Text: Matthew 27:11-26 - His blood be on us and on our children!
11 Now Jesus stood before the governor; and the governor asked him, “Are you the King of the Jews?” Jesus said, “You say so.” 12 But when he was accused by the chief priests and elders, he did not answer. 13 Then Pilate said to him, “Do you not hear how many accusations they make against you?” 14 But he gave him no answer, not even to a single charge, so that the governor was greatly amazed.
15 Now at the festival the governor was accustomed to release a prisoner for the crowd, anyone whom they wanted. 16 At that time they had a notorious prisoner, called Jesus Barabbas. 17 So after they had gathered, Pilate said to them, “Whom do you want me to release for you, Jesus[b] Barabbas or Jesus who is called the Messiah?” 18 For he realized that it was out of jealousy that they had handed him over. 19 While he was sitting on the judgment seat, his wife sent word to him, “Have nothing to do with that innocent man, for today I have suffered a great deal because of a dream about him.” 20 Now the chief priests and the elders persuaded the crowds to ask for Barabbas and to have Jesus killed. 21 The governor again said to them, “Which of the two do you want me to release for you?” And they said, “Barabbas.” 22 Pilate said to them, “Then what should I do with Jesus who is called the Messiah?”[d]All of them said, “Let him be crucified!” 23 Then he asked, “Why, what evil has he done?” But they shouted all the more, “Let him be crucified!”
Pilate Hands Jesus over to Be Crucified
24 So when Pilate saw that he could do nothing, but rather that a riot was beginning, he took some water and washed his hands before the crowd, saying, “I am innocent of this man’s blood;[e] see to it yourselves.” 25 Then the people as a whole answered, “His blood be on us and on our children!” 26 So he released Barabbas for them; and after flogging Jesus, he handed him over to be crucified.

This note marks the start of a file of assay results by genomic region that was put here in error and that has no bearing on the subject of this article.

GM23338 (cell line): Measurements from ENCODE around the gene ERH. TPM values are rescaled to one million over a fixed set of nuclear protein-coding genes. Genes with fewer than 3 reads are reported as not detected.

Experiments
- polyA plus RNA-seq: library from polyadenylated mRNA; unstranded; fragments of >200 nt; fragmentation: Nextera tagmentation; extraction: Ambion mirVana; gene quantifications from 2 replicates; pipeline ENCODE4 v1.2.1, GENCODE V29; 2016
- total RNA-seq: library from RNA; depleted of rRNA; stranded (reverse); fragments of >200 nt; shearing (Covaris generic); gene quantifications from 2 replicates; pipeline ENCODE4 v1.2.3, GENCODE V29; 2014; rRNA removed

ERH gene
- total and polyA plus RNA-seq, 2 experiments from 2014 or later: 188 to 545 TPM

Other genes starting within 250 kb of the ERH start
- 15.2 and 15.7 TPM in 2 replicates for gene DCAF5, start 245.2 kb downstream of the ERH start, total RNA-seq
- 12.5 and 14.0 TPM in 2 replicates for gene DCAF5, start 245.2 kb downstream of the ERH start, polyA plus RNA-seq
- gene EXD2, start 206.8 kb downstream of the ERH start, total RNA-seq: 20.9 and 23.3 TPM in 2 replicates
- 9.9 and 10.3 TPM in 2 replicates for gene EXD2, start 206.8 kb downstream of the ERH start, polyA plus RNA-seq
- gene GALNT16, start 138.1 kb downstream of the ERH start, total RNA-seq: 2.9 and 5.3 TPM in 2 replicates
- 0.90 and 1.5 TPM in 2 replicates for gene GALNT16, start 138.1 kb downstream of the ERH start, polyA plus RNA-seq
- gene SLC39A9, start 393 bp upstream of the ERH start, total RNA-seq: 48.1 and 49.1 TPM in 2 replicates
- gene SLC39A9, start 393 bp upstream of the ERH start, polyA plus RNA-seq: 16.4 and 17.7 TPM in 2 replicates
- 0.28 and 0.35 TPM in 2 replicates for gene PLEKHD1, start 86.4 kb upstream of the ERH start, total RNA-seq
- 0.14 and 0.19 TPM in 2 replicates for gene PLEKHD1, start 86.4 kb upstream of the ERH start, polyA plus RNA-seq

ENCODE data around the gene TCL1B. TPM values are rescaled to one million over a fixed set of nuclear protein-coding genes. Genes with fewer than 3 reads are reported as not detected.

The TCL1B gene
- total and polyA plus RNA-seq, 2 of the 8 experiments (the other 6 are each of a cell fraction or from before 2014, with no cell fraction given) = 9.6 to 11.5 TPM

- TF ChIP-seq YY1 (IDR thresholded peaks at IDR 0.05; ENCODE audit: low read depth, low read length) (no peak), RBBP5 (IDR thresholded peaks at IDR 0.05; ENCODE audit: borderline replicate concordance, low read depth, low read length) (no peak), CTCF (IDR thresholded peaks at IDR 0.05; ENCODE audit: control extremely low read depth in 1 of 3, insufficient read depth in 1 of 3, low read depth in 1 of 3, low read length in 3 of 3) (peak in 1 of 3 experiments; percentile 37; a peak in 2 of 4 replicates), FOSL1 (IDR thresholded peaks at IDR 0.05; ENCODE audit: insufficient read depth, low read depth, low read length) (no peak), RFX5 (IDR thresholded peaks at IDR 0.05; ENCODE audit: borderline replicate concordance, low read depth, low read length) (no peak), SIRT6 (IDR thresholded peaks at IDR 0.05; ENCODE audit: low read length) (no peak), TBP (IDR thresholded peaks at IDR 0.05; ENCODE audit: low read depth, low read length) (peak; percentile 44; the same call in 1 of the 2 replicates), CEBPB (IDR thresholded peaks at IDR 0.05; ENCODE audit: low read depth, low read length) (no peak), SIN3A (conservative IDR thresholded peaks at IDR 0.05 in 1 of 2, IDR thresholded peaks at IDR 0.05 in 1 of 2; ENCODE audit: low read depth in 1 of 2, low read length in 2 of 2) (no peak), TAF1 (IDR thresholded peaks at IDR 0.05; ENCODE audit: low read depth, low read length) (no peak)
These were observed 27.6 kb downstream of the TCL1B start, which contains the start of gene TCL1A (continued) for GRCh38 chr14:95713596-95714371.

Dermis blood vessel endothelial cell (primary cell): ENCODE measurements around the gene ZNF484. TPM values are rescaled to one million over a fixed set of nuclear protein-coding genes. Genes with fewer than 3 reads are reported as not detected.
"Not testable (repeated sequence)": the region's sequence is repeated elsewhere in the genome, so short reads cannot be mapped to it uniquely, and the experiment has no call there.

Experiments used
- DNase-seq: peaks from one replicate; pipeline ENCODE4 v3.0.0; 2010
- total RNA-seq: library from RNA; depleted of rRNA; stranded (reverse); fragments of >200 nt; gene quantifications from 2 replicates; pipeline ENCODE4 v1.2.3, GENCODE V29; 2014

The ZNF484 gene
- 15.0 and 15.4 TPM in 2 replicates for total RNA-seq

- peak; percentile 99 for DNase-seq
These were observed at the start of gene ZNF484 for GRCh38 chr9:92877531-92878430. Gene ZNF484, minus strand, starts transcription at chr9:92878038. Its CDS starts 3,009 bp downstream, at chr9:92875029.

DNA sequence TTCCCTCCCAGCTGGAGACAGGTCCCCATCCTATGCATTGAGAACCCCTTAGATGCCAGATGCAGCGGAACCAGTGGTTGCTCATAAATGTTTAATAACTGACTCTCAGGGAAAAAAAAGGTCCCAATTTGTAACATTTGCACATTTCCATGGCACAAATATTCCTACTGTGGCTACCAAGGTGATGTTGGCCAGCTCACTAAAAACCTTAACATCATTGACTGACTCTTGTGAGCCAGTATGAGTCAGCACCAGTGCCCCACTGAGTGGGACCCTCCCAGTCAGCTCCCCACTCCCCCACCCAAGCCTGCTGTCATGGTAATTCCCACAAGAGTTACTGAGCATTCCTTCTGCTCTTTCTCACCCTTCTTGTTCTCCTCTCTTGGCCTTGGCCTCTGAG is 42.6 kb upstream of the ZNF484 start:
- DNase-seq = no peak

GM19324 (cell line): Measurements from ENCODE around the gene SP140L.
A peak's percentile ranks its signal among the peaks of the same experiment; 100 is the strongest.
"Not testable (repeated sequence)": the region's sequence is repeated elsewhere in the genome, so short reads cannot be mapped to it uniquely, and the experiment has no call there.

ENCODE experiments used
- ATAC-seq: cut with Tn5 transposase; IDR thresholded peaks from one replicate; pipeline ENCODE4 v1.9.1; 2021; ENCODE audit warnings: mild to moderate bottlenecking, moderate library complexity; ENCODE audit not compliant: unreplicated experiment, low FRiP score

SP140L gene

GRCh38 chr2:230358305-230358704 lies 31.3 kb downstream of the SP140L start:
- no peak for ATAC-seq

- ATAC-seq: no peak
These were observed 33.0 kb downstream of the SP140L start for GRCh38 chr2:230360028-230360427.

It would seem that Pilate tried very hard to get Jesus freed.
He tried to reason with the people believing it was out of jealousy that they had handed him over.
He tried to have Jesus released under a clemency provision that allowed him to release one prisoner at this time of year – but the people chose Barabbas instead.
He begins to panic when his wife pleads with him not to have anything to do with this innocent man because of a dream she had – even she knew he was innocent.
Finally Pilate succumbs to the demands of the people but exonerates himself allowing for Jesus to be put to death by crucifixion but symbolically washing his hands as a sign that he has nothing to do with it.
Is it that easy to excuse what he has done?
I’m going to allow you to put him to death, but I’m washing my hands of his death.
Isn’t that what we do sometimes when it comes to the things we do wrong?
We wash our hands of our guilt.
We might do that by making excuses – it wasn’t my fault, someone else started it, they deserved it, it was an accident, I was affected by drugs or alcohol.
Our legal system strives for more lenient sentences by finding some mitigating circumstances – it was his upbringing, he stole to feed his gambling addiction.
I always find it amazing that when reporting on a crime the police and media have to say the person “allegedly” committed the crime, even if there is clear video of the person doing it.
Finding an excuse for doing something wrong may entitle you to a more lenient sentence in criminal law – and may even get a person off a conviction.